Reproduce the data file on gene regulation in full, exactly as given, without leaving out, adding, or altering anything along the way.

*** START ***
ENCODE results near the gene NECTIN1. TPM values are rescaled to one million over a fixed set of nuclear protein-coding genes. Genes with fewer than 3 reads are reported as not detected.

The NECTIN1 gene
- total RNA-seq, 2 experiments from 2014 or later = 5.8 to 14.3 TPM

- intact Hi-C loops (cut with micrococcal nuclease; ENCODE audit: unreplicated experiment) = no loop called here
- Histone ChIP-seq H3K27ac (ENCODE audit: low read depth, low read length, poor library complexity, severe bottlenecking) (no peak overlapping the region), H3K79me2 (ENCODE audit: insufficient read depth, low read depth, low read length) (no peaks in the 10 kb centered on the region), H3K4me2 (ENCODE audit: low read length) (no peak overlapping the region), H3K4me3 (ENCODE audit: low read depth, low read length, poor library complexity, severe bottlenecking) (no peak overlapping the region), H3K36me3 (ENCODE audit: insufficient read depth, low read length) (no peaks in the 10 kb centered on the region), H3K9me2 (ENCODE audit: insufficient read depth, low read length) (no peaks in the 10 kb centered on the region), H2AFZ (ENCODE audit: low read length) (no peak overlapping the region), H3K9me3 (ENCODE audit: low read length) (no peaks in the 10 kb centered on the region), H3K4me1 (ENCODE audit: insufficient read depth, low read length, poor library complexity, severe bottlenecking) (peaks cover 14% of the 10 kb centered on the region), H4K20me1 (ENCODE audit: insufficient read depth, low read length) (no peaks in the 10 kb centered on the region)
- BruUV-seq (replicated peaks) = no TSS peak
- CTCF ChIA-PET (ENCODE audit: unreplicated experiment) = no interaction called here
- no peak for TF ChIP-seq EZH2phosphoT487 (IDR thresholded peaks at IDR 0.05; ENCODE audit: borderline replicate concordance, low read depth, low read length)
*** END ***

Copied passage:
ENCODE results near the gene NECTIN1. TPM values are rescaled to one million over a fixed set of nuclear protein-coding genes. Genes with fewer than 3 reads are reported as not detected.

The NECTIN1 gene
- total RNA-seq, 2 experiments from 2014 or later = 5.8 to 14.3 TPM

- intact Hi-C loops (cut with micrococcal nuclease; ENCODE audit: unreplicated experiment) = no loop called here
- Histone ChIP-seq H3K27ac (ENCODE audit: low read depth, low read length, poor library complexity, severe bottlenecking) (no peak overlapping the region), H3K79me2 (ENCODE audit: insufficient read depth, low read depth, low read length) (no peaks in the 10 kb centered on the region), H3K4me2 (ENCODE audit: low read length) (no peak overlapping the region), H3K4me3 (ENCODE audit: low read depth, low read length, poor library complexity, severe bottlenecking) (no peak overlapping the region), H3K36me3 (ENCODE audit: insufficient read depth, low read length) (no peaks in the 10 kb centered on the region), H3K9me2 (ENCODE audit: insufficient read depth, low read length) (no peaks in the 10 kb centered on the region), H2AFZ (ENCODE audit: low read length) (no peak overlapping the region), H3K9me3 (ENCODE audit: low read length) (no peaks in the 10 kb centered on the region), H3K4me1 (ENCODE audit: insufficient read depth, low read length, poor library complexity, severe bottlenecking) (peaks cover 14% of the 10 kb centered on the region), H4K20me1 (ENCODE audit: insufficient read depth, low read length) (no peaks in the 10 kb centered on the region)
- BruUV-seq (replicated peaks) = no TSS peak
- CTCF ChIA-PET (ENCODE audit: unreplicated experiment) = no interaction called here
- no peak for TF ChIP-seq EZH2phosphoT487 (IDR thresholded peaks at IDR 0.05; ENCODE audit: borderline replicate concordance, low read depth, low read length)